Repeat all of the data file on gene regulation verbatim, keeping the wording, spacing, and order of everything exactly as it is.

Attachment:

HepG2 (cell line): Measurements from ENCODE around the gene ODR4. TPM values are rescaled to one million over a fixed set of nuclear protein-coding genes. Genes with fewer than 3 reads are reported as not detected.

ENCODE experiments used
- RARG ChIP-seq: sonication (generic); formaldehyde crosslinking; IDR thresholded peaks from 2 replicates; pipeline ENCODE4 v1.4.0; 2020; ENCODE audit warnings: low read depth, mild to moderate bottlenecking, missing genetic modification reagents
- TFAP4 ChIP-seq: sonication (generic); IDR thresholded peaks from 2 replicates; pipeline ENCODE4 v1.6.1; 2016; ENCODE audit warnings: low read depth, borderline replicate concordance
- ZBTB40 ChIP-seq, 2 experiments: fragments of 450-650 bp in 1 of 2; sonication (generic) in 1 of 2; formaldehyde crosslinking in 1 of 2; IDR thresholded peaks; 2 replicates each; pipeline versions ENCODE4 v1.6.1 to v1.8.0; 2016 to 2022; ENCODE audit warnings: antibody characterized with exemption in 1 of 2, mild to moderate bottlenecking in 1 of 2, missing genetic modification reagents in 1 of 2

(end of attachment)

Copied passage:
HepG2 (cell line): Measurements from ENCODE around the gene ODR4. TPM values are rescaled to one million over a fixed set of nuclear protein-coding genes. Genes with fewer than 3 reads are reported as not detected.

ENCODE experiments used
- RARG ChIP-seq: sonication (generic); formaldehyde crosslinking; IDR thresholded peaks from 2 replicates; pipeline ENCODE4 v1.4.0; 2020; ENCODE audit warnings: low read depth, mild to moderate bottlenecking, missing genetic modification reagents
- TFAP4 ChIP-seq: sonication (generic); IDR thresholded peaks from 2 replicates; pipeline ENCODE4 v1.6.1; 2016; ENCODE audit warnings: low read depth, borderline replicate concordance
- ZBTB40 ChIP-seq, 2 experiments: fragments of 450-650 bp in 1 of 2; sonication (generic) in 1 of 2; formaldehyde crosslinking in 1 of 2; IDR thresholded peaks; 2 replicates each; pipeline versions ENCODE4 v1.6.1 to v1.8.0; 2016 to 2022; ENCODE audit warnings: antibody characterized with exemption in 1 of 2, mild to moderate bottlenecking in 1 of 2, missing genetic modification reagents in 1 of 2